03. Hamburg: Beat band "Deep purple" riot scenes at beat. Ian Gilles, head of the deep purple band, big, speaks interview in English against the undisciplined behavior of fans: "you have to employ security people, dogs and all that kid of stuff and instead of maybe the price could be 5 or 6 marks, the price has to be 10 marks, because they caused all this damage. I wish, I just wish it would stop. It's not nice for the people who do pay the money, and it's not nice for US. And that's all I like to say. " Police cars leaving the depot. That took police officers. Water cannons in operation. Various settings of the band during their stint in Hamburg. Band members and fans, big and close. They play and sing "Black Night", original sound.
04. Copenhagen: ice hockey feet - bad Tölz various settings of the game. Part in ZL. Many advertisements on boundaries. Outcome 5:1 for feet, which thus become German champions. Players pass each other and congratulate each other.
Origin / Type of content
Persons in the Film
Sachindex Wochenschauen; stamps; Interviews; Musical events; News, communications; Pacts; Postal, postal services; Townscapes: Europe; Technology; Contracts; Welfare, aid agencies, care; Hockey; Jobs; Technology; transport
Translated by Microsoft Translator
UFA-Wochenschau (Other title)
- Country of Origin:
- Federal Republic of Germany
Year of Production and/or Release
- Date of Release:
- Year of Production:
- Warsaw report II camera: Luppa, Pahl UNICEF post carriage camera: fire deep purple in Hamburg camera: Jackson, fire, Ganesh ice hockey feet - bad Tölz camera: Rau, Ahsendorf at the beginning and end of total length
Günter Grass 90th Birthday (* Oct 16, 1927 – April 13, 2015)
He is a literary superstar and one of the most important postwar novelists. A representative of “magic realism” his figurative language and narrative style exert great influence on writers such as John Irving and Salman Rushdie. Before Grass turns his attention to writing in the mid-1950s he trained as a stonemason and studied visual arts.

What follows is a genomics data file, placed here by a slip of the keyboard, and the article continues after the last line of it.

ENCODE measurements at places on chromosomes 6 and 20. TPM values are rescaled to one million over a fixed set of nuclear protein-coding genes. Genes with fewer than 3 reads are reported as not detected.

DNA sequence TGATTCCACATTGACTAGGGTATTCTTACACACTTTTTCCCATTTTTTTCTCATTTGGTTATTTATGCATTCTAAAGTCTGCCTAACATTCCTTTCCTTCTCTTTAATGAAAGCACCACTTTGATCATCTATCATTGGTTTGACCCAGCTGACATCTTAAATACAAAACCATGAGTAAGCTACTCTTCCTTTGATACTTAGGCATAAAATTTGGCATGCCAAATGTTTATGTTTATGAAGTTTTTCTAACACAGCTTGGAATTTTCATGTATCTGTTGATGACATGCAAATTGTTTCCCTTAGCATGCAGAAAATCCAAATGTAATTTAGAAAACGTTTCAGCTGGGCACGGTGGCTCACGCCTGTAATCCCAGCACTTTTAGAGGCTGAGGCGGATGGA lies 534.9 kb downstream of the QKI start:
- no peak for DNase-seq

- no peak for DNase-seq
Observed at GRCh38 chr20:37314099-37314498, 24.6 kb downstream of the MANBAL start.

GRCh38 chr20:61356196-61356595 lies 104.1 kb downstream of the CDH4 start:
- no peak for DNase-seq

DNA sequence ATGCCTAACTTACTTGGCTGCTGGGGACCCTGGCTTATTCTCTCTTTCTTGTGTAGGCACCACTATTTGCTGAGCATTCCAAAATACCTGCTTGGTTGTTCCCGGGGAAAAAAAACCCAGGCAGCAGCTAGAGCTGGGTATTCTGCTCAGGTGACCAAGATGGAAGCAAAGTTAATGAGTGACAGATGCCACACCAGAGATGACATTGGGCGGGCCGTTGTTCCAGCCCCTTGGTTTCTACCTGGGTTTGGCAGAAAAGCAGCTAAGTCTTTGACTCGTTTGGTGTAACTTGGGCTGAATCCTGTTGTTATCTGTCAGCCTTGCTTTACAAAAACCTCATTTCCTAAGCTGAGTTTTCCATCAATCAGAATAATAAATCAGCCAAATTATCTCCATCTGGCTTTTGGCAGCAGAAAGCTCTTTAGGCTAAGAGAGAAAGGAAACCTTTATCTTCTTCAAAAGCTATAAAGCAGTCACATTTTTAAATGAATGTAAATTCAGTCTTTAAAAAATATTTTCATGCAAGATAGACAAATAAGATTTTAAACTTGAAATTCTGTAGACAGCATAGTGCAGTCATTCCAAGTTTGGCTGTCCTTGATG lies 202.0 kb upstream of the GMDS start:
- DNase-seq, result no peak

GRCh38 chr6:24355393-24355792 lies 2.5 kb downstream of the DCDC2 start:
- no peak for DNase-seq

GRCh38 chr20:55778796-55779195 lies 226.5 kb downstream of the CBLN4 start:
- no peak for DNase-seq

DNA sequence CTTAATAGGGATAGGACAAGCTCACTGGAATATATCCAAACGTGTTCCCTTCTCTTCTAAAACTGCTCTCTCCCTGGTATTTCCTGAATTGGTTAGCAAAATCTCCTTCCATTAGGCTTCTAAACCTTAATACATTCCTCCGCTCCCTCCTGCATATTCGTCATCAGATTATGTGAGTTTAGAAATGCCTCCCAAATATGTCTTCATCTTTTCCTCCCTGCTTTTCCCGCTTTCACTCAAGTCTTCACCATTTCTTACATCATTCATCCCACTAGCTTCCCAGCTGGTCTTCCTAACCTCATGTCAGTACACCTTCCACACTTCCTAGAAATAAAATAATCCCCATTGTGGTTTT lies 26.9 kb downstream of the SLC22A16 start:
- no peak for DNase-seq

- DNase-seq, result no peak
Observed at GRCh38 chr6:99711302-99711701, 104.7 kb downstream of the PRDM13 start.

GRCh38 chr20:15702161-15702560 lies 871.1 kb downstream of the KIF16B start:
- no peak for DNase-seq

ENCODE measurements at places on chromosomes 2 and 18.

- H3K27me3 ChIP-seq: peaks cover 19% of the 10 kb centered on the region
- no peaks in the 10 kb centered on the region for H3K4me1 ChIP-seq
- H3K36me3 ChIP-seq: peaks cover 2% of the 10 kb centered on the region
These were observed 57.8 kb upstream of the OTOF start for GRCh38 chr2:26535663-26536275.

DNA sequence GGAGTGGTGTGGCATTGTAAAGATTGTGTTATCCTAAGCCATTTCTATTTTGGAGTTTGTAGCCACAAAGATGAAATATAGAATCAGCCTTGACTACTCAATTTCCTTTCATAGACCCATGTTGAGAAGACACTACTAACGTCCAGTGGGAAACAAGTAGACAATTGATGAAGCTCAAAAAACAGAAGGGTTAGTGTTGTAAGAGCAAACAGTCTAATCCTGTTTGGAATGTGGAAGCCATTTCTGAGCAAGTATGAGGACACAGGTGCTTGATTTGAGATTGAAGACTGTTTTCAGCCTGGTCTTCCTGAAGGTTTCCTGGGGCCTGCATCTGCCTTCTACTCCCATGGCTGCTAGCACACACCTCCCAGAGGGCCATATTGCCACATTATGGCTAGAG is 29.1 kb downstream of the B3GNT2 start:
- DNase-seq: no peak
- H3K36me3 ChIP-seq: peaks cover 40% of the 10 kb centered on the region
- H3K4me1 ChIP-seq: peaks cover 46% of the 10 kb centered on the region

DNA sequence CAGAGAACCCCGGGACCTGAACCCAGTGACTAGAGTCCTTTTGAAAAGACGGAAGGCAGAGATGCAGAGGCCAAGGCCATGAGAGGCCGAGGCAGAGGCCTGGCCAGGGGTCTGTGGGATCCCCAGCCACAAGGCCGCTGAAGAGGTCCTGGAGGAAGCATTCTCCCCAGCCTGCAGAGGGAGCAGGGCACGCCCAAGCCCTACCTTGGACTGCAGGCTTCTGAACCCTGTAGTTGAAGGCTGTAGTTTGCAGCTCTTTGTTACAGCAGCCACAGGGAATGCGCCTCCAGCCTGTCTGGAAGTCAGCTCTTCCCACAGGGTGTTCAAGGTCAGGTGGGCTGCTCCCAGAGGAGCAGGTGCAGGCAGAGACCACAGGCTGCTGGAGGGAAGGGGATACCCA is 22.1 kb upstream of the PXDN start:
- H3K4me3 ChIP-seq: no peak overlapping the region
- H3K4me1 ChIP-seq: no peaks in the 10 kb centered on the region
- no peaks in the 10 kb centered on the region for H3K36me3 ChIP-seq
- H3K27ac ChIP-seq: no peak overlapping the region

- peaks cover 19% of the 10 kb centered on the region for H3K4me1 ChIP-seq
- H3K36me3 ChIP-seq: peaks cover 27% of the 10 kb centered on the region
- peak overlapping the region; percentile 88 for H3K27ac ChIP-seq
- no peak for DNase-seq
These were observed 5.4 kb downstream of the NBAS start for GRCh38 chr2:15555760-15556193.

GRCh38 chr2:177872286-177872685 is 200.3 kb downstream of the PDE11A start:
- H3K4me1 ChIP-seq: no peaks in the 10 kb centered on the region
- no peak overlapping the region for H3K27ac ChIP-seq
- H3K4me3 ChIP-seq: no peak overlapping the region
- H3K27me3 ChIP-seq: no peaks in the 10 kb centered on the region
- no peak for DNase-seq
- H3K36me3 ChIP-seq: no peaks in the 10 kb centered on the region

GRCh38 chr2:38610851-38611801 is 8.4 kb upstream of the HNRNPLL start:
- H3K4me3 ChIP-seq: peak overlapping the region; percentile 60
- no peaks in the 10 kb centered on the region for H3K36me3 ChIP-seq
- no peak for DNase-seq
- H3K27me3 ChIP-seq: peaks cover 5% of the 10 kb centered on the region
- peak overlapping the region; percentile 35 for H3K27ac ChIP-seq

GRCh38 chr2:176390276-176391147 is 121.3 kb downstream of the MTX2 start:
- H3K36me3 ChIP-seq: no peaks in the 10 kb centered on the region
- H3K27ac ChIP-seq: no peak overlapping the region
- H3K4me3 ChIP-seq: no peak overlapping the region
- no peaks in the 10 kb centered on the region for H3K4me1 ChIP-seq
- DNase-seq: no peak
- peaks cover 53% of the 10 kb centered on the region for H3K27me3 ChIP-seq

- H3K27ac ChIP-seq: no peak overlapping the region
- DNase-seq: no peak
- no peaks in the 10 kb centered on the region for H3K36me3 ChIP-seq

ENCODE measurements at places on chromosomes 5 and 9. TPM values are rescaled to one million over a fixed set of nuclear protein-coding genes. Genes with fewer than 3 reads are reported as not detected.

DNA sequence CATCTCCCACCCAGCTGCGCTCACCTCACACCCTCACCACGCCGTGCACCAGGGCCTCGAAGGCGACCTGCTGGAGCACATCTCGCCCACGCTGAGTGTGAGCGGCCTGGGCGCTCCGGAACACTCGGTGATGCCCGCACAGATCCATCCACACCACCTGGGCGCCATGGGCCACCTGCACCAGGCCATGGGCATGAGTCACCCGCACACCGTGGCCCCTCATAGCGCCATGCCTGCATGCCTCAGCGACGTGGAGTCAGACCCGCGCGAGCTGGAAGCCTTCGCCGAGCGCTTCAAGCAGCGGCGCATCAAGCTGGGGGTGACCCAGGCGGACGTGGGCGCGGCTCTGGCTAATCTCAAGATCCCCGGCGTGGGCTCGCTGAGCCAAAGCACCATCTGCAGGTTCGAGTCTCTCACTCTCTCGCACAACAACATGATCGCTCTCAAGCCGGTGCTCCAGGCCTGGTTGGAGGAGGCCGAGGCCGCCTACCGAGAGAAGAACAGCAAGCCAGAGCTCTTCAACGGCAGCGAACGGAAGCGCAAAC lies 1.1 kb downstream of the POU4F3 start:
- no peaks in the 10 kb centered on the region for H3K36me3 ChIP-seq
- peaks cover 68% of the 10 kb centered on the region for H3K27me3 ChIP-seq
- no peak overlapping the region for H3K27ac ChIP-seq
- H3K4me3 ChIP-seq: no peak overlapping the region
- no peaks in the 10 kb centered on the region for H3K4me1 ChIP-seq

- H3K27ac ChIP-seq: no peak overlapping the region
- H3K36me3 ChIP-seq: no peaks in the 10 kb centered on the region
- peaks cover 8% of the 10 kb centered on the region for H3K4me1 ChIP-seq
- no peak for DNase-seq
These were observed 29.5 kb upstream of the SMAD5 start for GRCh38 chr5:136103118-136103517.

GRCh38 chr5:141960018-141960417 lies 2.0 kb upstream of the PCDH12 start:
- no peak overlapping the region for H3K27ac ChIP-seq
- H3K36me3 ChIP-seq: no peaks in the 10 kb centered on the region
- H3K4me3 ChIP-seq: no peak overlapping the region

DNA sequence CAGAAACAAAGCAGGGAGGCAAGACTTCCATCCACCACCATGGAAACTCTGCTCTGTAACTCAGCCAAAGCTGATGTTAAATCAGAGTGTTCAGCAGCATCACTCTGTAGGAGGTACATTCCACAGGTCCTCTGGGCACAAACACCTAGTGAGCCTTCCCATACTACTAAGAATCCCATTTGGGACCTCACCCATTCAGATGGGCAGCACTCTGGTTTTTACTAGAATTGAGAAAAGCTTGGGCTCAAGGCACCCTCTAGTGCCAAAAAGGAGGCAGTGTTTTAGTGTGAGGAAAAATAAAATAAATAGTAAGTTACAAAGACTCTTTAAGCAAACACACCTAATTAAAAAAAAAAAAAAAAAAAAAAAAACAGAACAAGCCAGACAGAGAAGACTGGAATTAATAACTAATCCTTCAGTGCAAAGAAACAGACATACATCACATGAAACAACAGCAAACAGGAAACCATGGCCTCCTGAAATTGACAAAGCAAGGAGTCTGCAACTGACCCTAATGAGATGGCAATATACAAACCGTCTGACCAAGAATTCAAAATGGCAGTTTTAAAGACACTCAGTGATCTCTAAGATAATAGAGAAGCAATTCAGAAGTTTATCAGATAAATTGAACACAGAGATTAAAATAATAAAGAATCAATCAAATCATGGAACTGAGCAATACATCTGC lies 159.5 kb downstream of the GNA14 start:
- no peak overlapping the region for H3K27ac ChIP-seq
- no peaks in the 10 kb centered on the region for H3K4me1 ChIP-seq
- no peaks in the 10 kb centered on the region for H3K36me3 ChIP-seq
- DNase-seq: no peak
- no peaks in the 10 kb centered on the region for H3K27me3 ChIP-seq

His early poems make such an impression that the influential “group 47” invites him. His debut novel The Tin Drum makes him famous all over the world, not least because of Volker Schlöndorff’s congenial Academy Award winning film. Later prose works such as Cat and Mouse, Dog Years, The Flounder or The Rat are international bestsellers and make him the recipient of the Nobel Prize for Literature in 1999.
His recurring artistic examination of National Socialism and war make the Danzig born writer a genuine democrat, an admonisher as he refers to himself, who also gets involved in politics. He supports Willy Brandt in his election campaigns and his new policy of Ostpolitik, he attends protests against the German Emergency Act, sympathizes with the anti-nuclear and the peace movement, speaks out against the parameters of the German unification and causes a lot of controversy. His late acknowledgement of having served the Waffen-SS and his poem “What must be said,” in which he criticizes Israel, puts the moral institution Günter Grass in the crossfire. He dies at the age of 87 in a hospital in Lübeck.